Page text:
The eyelashes are artificial but the happiness is real
No detail is too small for Taipei's growing beauty industry
By Diana Freundl / STAFF REPORTER
Spending time and money to look good is no recent trend in Taiwan but salons and spas are multiplying in Taipei and are offering beauty-conscious women the latest fashion in cosmetic treatments.
\n"There are no ugly women only lazy women" (只有懶女人沒有醜女人), said Lee Li-ming (李麗敏) the general manager at Borghese Beauty Spa in Taipei, repeating a line first made popular by Helena Rubinstein.
\nIt's a common saying (at least it is in the beauty industry) that suggests everyone has hidden beauty and only needs to spend a little time to bring it out.
\nTaiwan's salons go more than skin deep, because as Lee explained, "We spoil them [clients] for a few hours and make them feel good on the inside. When they feel good, they look good."
\nIn the past, women went to hair salons to have their hair styled and nails painted, she said. Now, with more financial freedom and leisure time they're experimenting with their appearances.
\nA new look includes everything from a NT$400 eyelash perming at a simple beauty salon to a NT$4,500 body mask at an extravagant day spa.
\nTaiwan's spa sector has evolved from the hair parlors of 30 years ago into the luxury beauty centers of today, said Shenyn Wang (王序寧), the founding chairperson of International Spa Association Taiwan. She attributes the explosion in the industry to an emerging middle class and strengthening economy from 20 years ago.
\n"When spas first originated in Taiwan, they were based on those in Japan that offer body masks and massages, but today they are a combination of the Japanese style and the European cosmetic centers, which offer facials and cosmetic services," she said.
\nAccording to Wang, the Ministry of Economic Affairs does not have an annual earnings report for the spa industry. Part of the reason is that it falls under the beauty sector, which includes hair salons, slimming parlors and fitness centers, but more importantly because 30 percent of the industry is made up of unlicensed business.
\n"Taiwan's beauty spas have multiplied in numbers. You can find one on every street now. But the quality of service varies from spa to spa," she said.
\nLee's spa, Bourgesu, like most mid-to-high-end beauty salons, has an extremely relaxing environment. The soft lighting, new-age music, herbal tea and aromatherapy are all devices to make spending a few hours there feel like a brief escape from the city.
\nEighty percent of Lee's customers come for facials and are the 35 to 45-year-old wives of wealthy businessmen. There are anti-wrinkle, re-hydrating and revitalizing facials with prices ranging from NT$2,200 to NT$4,500, but the most popular facial treatment is whitening.
\nFacials are where most salons make their profit, but a few advancements in cosmetic techniques have become fashionable among the young and old. Tattooing eyeliner and eyebrows has given way to perming and fake eyelashes, the latest trends in the beauty industry, Lee said.
\nKobayashi Makae, who moved to Taiwan from Japan eight months ago, had her eyelashes permed for the first time last Saturday. She normally goes to the spa twice a month for a body mask and facial, spending approximately NT$15,000 a month.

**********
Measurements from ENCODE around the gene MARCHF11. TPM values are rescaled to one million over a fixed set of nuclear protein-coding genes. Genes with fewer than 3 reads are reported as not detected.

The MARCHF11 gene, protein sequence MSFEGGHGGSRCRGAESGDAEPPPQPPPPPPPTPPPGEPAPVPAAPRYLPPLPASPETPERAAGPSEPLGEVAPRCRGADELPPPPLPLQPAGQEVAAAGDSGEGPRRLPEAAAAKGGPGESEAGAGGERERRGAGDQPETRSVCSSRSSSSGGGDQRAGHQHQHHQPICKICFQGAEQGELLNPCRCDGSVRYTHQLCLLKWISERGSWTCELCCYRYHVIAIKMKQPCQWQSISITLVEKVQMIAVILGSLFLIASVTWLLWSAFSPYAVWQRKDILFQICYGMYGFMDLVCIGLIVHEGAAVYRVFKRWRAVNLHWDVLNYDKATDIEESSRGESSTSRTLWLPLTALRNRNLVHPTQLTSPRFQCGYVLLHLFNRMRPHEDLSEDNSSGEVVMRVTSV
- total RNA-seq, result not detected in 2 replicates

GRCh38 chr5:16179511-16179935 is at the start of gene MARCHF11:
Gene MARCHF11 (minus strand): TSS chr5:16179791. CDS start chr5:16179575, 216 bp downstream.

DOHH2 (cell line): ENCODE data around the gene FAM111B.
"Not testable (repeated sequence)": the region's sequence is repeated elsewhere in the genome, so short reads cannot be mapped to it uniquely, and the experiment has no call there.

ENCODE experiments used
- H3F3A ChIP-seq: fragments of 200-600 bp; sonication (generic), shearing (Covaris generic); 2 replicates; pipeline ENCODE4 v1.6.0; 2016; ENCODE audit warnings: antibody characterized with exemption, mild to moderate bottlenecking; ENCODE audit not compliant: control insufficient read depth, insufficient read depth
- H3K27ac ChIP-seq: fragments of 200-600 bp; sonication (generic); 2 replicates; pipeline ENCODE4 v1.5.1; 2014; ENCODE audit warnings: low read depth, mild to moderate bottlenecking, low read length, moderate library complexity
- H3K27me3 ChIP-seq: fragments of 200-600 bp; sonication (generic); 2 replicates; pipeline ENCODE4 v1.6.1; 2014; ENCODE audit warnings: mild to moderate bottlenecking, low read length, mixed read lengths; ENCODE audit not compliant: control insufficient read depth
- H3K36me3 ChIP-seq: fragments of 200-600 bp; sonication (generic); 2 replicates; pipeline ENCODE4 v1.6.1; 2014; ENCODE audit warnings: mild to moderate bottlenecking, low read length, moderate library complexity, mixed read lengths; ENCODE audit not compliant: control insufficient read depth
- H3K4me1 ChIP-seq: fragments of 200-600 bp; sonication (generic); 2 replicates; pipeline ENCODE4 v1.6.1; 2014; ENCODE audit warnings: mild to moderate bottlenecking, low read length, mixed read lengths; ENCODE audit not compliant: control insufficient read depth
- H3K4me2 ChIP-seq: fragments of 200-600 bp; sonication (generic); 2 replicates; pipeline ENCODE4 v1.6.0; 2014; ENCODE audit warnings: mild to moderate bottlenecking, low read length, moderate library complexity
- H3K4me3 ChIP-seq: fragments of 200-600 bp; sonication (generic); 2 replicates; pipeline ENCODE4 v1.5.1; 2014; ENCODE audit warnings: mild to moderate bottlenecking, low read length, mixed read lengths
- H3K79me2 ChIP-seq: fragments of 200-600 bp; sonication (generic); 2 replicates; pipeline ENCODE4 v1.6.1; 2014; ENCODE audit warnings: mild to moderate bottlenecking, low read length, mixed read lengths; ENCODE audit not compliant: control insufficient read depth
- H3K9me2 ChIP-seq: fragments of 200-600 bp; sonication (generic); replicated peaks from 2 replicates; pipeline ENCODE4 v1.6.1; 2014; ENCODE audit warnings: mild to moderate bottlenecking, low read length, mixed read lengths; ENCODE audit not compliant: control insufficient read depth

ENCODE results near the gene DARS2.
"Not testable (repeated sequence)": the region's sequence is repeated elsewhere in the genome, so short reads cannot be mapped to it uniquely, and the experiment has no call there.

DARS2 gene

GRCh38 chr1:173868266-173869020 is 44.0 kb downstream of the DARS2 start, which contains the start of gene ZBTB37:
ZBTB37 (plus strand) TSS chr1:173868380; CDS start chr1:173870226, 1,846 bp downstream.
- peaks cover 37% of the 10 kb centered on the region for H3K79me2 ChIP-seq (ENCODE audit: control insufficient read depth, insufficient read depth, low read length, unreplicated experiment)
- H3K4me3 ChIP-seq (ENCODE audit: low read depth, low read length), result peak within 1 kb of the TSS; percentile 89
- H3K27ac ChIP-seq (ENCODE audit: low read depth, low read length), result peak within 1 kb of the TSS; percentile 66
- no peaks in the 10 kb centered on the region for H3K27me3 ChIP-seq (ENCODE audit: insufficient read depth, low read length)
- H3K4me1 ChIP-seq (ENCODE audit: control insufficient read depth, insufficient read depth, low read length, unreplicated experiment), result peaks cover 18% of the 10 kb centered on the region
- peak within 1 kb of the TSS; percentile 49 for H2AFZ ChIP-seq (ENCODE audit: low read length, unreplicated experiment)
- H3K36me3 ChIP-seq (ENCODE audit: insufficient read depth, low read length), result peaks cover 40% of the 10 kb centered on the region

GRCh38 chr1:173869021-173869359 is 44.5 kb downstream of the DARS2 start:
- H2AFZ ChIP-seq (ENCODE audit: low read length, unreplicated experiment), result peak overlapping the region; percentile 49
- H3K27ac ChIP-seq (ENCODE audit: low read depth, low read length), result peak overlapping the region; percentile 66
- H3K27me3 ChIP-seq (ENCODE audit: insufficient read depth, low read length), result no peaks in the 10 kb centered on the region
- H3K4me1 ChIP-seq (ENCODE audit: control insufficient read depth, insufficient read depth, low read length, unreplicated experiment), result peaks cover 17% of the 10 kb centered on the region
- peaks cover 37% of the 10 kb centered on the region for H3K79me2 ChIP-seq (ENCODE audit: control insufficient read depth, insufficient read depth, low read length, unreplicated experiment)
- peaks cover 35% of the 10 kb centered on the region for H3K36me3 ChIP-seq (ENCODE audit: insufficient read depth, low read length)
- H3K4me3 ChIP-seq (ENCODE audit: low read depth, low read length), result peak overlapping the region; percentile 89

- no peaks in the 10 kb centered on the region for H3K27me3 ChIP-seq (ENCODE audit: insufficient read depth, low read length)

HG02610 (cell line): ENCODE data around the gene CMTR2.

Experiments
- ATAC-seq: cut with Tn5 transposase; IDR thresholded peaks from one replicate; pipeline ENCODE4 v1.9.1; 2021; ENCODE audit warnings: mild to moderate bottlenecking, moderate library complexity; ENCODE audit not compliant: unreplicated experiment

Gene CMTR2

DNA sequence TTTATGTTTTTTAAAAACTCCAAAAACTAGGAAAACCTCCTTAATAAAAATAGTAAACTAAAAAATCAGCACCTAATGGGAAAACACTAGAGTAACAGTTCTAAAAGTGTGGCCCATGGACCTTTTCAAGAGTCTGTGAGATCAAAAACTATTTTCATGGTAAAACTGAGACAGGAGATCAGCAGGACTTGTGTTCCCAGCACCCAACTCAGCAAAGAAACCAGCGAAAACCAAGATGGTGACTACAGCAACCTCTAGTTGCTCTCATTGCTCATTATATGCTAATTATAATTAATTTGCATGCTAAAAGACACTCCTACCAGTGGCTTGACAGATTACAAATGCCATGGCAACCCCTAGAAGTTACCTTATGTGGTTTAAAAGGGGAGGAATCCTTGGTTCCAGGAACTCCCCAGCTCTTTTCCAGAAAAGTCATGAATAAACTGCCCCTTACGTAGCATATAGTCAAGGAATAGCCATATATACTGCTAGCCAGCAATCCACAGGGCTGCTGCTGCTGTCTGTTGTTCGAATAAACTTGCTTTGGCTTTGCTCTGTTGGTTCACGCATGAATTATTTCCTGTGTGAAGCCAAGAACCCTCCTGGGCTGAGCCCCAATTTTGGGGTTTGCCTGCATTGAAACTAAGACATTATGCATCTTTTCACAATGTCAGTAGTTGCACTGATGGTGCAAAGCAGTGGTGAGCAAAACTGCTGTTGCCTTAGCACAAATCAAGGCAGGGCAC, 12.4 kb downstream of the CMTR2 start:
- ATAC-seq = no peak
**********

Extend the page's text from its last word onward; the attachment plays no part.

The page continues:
\nAnother loyal yet less frequent customer, Wang Pei-hua (王珮華) said she goes once every two months for a two-hour facial. Last Saturday she opted for an extra one-hour body massage because she was getting married the next day. When asked what makes a 22-year-old woman decide to get a facial she said, "It makes my skin look brighter and feel softer.
\nWhen her fiance was asked if he noticed any difference he replied, "No, but if it makes her happy then that's enough. But I think it takes too long," he added at the beginning of his three-hour wait.
\nPerming eyelashes originated in Korea a decade ago, but it never reached the level of popularity there that it has in Taiwan. It is also a relatively new phenomenon in Japan, according to Makae, who added that her friends have it done whenever they come from Japan to visit.
\nThe process takes 45 minutes to one hour and lasts six to eight weeks. Depending on the salon, it costs between NT$400 and NT$800. A small, white tube is fitted around the upper and bottom eyelashes and a diluted perm solution is applied to the tips.
\nAccording to Lee, perming does not make the lashes weaker and it is safer than using a metal eyelash curler, which pulls the lashes at the roots and can cause them to break or fall out.
\nThe downside to perming eyelashes, however, is that it makes them appear shorter than before. To get longer, curlier and fuller lashes, they need to be fake, said Lee, who added that more women are opting for fake eyelashes instead of perming.
\nIn the past, synthetic lashes were glued onto the eyelid and could easily cause infection, but now they are attached to a person's real lashes and can last up to three months.
\nThe technique has proven popular and since its introduction on the Taiwan market from America less than a year ago the number of clients wanting fake eyelashes has doubled.
\nNT$1,500 and one hour later, Hsu Hsing-hsien's (許幸仙) short thin eyelashes grew to twice their original size.
\n"It looks natural, right?" Hsu asked, adding, "I think it looks good, I look good."
\nHer eyelashes might be artificial but her happiness is real.
The eyes have it at at Borghese Beauty Spa in Taipei.
PHOTOS COURTESY OF ASHLEY PENG
Comments will be moderated. Keep comments relevant to the article. Remarks containing abusive and obscene language, personal attacks of any kind or promotion will be removed and the user banned. Final decision will be at the discretion of the Taipei Times.